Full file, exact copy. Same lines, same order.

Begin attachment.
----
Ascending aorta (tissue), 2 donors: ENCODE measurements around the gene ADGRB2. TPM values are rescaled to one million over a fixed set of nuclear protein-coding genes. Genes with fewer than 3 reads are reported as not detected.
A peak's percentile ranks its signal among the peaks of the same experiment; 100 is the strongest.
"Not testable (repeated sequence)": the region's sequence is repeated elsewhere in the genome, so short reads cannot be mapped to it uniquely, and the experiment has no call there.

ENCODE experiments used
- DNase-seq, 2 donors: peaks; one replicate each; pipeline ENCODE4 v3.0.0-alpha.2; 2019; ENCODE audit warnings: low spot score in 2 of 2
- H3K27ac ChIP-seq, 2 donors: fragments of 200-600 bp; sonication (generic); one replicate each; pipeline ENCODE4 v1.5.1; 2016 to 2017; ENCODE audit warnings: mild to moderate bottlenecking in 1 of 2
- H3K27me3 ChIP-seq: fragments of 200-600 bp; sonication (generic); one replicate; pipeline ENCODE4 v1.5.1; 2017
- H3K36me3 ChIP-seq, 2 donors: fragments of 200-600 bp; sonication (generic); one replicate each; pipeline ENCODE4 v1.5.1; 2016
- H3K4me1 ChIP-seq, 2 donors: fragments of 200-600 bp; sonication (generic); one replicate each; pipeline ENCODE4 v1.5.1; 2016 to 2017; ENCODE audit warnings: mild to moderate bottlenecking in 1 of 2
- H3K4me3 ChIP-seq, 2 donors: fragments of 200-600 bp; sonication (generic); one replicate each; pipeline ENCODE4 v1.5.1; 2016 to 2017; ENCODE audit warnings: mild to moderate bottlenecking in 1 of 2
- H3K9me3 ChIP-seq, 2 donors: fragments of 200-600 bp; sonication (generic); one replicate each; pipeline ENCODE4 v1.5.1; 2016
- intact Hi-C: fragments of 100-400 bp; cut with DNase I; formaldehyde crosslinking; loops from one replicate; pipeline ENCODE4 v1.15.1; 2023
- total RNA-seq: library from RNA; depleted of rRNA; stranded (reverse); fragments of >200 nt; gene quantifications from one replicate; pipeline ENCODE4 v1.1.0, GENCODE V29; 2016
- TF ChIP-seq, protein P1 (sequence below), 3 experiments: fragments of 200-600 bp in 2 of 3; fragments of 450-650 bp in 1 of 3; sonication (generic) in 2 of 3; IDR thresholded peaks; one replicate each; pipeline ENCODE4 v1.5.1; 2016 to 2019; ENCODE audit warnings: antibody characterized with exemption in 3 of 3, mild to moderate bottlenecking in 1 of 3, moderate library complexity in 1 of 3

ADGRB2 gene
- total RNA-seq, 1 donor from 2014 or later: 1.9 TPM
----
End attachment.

Ascending aorta (tissue), 2 donors: ENCODE measurements around the gene ADGRB2. TPM values are rescaled to one million over a fixed set of nuclear protein-coding genes. Genes with fewer than 3 reads are reported as not detected.
A peak's percentile ranks its signal among the peaks of the same experiment; 100 is the strongest.
"Not testable (repeated sequence)": the region's sequence is repeated elsewhere in the genome, so short reads cannot be mapped to it uniquely, and the experiment has no call there.

ENCODE experiments used
- DNase-seq, 2 donors: peaks; one replicate each; pipeline ENCODE4 v3.0.0-alpha.2; 2019; ENCODE audit warnings: low spot score in 2 of 2
- H3K27ac ChIP-seq, 2 donors: fragments of 200-600 bp; sonication (generic); one replicate each; pipeline ENCODE4 v1.5.1; 2016 to 2017; ENCODE audit warnings: mild to moderate bottlenecking in 1 of 2
- H3K27me3 ChIP-seq: fragments of 200-600 bp; sonication (generic); one replicate; pipeline ENCODE4 v1.5.1; 2017
- H3K36me3 ChIP-seq, 2 donors: fragments of 200-600 bp; sonication (generic); one replicate each; pipeline ENCODE4 v1.5.1; 2016
- H3K4me1 ChIP-seq, 2 donors: fragments of 200-600 bp; sonication (generic); one replicate each; pipeline ENCODE4 v1.5.1; 2016 to 2017; ENCODE audit warnings: mild to moderate bottlenecking in 1 of 2
- H3K4me3 ChIP-seq, 2 donors: fragments of 200-600 bp; sonication (generic); one replicate each; pipeline ENCODE4 v1.5.1; 2016 to 2017; ENCODE audit warnings: mild to moderate bottlenecking in 1 of 2
- H3K9me3 ChIP-seq, 2 donors: fragments of 200-600 bp; sonication (generic); one replicate each; pipeline ENCODE4 v1.5.1; 2016
- intact Hi-C: fragments of 100-400 bp; cut with DNase I; formaldehyde crosslinking; loops from one replicate; pipeline ENCODE4 v1.15.1; 2023
- total RNA-seq: library from RNA; depleted of rRNA; stranded (reverse); fragments of >200 nt; gene quantifications from one replicate; pipeline ENCODE4 v1.1.0, GENCODE V29; 2016
- TF ChIP-seq, protein P1 (sequence below), 3 experiments: fragments of 200-600 bp in 2 of 3; fragments of 450-650 bp in 1 of 3; sonication (generic) in 2 of 3; IDR thresholded peaks; one replicate each; pipeline ENCODE4 v1.5.1; 2016 to 2019; ENCODE audit warnings: antibody characterized with exemption in 3 of 3, mild to moderate bottlenecking in 1 of 3, moderate library complexity in 1 of 3

ADGRB2 gene
- total RNA-seq, 1 donor from 2014 or later: 1.9 TPM